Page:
Full Citation: General Policy Reference the Work of Official Artists; 6/7/1918; Records of the American Expeditionary Forces (World War I), . [Online Version, https://www.docsteach.org/documents/document/general-policy-reference-the-work-of-official-artists, September 16, 2019]


General Policy Reference the Work of Official Artists

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Document

Complaint from Major, N.A., to Captain Smith

8/13/1918

This primary source comes from the Records of the American Expeditionary Forces (World War I).
National Archives Identifier: 16569059
Full Citation: Complaint from Major, N.A., to Captain Smith; 8/13/1918; Records of the American Expeditionary Forces (World War I), . [Online Version, https://www.docsteach.org/documents/document/complaint-from-major-na-to-captain-smith, September 16, 2019]


Complaint from Major, N.A., to Captain Smith

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Complaint from Major, N.A., to Captain Smith

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Document

Cablegram from the Acting Adjutant General

8/26/1918

This primary source comes from the Records of the American Expeditionary Forces (World War I).
National Archives Identifier: 16569277
Full Citation: Cablegram from the Acting Adjutant General; 8/26/1918; Records of the American Expeditionary Forces (World War I), . [Online Version, https://www.docsteach.org/documents/document/cablegram-from-the-acting-adjutant-general, September 16, 2019]


Cablegram from the Acting Adjutant General

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Document

The River at Neufchateau

1918

During World War I, the U.S. Government’s Committee for Public Information employed artists, who followed troops into France with the American Expeditionary Forces (AEF) during the war. Commissioned as officers in the Corps of Engineers, the artists were assigned to create artwork in a variety of media to show the war to Americans back home.

Official American military artist Capt. W.J. Aylward made this drawing.
This primary source comes from the Records of the Office of the Chief Signal Officer.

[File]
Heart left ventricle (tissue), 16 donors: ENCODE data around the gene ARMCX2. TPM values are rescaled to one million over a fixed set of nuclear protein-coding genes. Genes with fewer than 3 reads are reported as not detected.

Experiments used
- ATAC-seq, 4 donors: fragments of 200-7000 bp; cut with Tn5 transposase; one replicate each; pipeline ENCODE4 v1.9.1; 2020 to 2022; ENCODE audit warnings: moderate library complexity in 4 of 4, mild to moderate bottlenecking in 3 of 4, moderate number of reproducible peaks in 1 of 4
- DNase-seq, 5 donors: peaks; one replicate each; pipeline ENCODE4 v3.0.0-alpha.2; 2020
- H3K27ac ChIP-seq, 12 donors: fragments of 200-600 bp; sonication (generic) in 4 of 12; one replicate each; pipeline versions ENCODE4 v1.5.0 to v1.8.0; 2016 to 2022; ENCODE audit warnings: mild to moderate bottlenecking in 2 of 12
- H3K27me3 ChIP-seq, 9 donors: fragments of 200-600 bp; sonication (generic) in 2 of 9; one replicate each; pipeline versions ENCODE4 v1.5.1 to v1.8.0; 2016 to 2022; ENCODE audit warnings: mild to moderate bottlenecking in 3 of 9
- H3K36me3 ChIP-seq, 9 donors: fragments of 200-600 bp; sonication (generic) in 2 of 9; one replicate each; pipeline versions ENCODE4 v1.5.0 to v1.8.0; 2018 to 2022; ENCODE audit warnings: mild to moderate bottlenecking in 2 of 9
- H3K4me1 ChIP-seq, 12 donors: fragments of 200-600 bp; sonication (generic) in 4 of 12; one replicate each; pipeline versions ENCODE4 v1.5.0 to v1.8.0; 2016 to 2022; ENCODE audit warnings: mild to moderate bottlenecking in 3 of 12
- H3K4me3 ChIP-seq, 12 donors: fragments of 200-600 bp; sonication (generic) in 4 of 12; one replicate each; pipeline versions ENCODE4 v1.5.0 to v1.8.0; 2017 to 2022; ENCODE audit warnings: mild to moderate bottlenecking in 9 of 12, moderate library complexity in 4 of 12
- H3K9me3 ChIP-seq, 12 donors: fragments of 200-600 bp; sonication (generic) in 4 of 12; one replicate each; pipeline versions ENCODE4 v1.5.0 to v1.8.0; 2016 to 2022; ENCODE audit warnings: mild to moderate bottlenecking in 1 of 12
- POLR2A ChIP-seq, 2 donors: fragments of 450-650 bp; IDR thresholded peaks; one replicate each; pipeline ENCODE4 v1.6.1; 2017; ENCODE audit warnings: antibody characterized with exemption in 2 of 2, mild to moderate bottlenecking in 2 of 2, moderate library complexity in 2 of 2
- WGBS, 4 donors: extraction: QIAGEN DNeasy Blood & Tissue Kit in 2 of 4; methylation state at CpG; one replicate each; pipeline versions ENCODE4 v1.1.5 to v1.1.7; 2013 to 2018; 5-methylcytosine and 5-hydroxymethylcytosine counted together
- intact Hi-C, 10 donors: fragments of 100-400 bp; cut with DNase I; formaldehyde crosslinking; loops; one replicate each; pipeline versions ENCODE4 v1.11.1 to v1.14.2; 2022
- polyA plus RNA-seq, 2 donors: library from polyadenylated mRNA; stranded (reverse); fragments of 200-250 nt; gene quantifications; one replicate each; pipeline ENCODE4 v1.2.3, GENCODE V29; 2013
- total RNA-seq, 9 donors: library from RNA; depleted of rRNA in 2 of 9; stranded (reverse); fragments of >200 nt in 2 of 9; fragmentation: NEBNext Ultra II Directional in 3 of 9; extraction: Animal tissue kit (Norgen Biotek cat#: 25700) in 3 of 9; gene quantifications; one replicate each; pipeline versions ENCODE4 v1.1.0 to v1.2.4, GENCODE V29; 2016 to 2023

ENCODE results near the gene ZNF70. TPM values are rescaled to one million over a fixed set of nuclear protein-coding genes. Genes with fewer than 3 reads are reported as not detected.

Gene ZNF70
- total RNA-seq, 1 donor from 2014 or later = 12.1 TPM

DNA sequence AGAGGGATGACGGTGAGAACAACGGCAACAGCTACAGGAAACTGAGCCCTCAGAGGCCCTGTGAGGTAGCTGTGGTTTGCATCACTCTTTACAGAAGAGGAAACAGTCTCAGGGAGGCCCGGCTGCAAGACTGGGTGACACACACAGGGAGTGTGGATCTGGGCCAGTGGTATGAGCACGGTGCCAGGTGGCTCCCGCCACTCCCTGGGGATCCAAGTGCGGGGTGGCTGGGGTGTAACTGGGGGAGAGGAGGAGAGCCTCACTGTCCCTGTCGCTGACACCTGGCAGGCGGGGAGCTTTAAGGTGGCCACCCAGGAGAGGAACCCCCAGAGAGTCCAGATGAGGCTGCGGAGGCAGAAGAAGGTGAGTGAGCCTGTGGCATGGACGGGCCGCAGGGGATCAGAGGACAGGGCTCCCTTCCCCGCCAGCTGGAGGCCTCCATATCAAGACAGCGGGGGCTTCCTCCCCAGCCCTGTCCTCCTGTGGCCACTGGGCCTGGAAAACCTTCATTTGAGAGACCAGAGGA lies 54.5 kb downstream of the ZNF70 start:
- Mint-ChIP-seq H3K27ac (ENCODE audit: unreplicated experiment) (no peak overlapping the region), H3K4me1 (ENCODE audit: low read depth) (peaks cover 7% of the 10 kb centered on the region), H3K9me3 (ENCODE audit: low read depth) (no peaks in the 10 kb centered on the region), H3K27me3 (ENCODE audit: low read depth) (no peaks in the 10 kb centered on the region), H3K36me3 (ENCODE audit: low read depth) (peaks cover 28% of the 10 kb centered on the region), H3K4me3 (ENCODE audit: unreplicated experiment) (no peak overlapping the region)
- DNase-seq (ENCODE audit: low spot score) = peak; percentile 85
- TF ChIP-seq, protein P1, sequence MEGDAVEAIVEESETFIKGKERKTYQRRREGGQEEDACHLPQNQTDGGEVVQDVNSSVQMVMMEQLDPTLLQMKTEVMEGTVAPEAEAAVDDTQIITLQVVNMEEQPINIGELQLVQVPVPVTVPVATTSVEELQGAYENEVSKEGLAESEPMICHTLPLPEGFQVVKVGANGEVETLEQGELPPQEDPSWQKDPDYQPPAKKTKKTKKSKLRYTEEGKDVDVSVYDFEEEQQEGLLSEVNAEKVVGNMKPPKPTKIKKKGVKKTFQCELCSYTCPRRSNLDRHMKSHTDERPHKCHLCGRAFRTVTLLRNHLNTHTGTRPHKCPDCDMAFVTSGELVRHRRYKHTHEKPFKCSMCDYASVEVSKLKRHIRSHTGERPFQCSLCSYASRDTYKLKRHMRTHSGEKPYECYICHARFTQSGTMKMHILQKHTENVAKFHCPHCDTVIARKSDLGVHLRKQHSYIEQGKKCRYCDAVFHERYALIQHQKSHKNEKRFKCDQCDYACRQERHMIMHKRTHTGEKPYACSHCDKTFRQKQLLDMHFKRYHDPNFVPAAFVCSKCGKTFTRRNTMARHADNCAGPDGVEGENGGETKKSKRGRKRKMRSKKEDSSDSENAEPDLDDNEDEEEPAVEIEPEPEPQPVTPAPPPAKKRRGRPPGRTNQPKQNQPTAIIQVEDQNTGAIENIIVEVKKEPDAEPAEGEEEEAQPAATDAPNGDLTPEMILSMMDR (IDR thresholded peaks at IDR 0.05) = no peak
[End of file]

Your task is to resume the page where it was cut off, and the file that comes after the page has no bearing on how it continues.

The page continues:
National Archives Identifier: 12060632
Full Citation: Photograph 111-SC-20059; The River at Neufchateau; 1918; Photographs of American Military Activities, ca. 1918 - ca. 1981; Records of the Office of the Chief Signal Officer, ; National Archives at College Park, College Park, MD. [Online Version, https://www.docsteach.org/documents/document/river-neufchateau, September 16, 2019]


The River at Neufchateau

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Document

Memo from Captain William E. Moore to Chief, G-2-D

9/23/1918

This primary source comes from the Records of the American Expeditionary Forces (World War I).
National Archives Identifier: 16569308
Full Citation: Memo from Captain William E. Moore to Chief, G-2-D; 9/23/1918; Records of the American Expeditionary Forces (World War I), . [Online Version, https://www.docsteach.org/documents/document/memo-from-captain-william-e-moore-to-chief-g2d, September 16, 2019]


Memo from Captain William E. Moore to Chief, G-2-D

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Document

Rough Draft of Memo for Chief of Staff from Pershing

9/11/1918

This primary source comes from the Records of the American Expeditionary Forces (World War I).
National Archives Identifier: 16569294
Full Citation: Rough Draft of Memo for Chief of Staff from Pershing; 9/11/1918; Records of the American Expeditionary Forces (World War I), . [Online Version, https://www.docsteach.org/documents/document/rough-draft-of-memo-for-chief-of-staff-from-pershing, September 16, 2019]


Rough Draft of Memo for Chief of Staff from Pershing

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Document

Doughboy Fighting Through Barbed Wire Entanglements

12/21/1918

During World War I, the U.S. Government’s Committee for Public Information employed artists, who followed troops into France with the American Expeditionary Forces (AEF) during the war. Commissioned as officers in the Corps of Engineers, the artists were assigned to create artwork in a variety of media to show the war to Americans back home.

Official American military artist Captain Harvey Dunn made this drawing.
This primary source comes from the Records of the Office of the Chief Signal Officer.
National Archives Identifier: 12060634
Full Citation: Photograph 111-SC-37906; Doughboy Fighting Through Barbed Wire Entanglements; 12/21/1918; Photographs of American Military Activities, ca. 1918 - ca. 1981; Records of the Office of the Chief Signal Officer, ; National Archives at College Park, College Park, MD. [Online Version, https://www.docsteach.org/documents/document/doughboy-barbed-wire, September 16, 2019]


Doughboy Fighting Through Barbed Wire Entanglements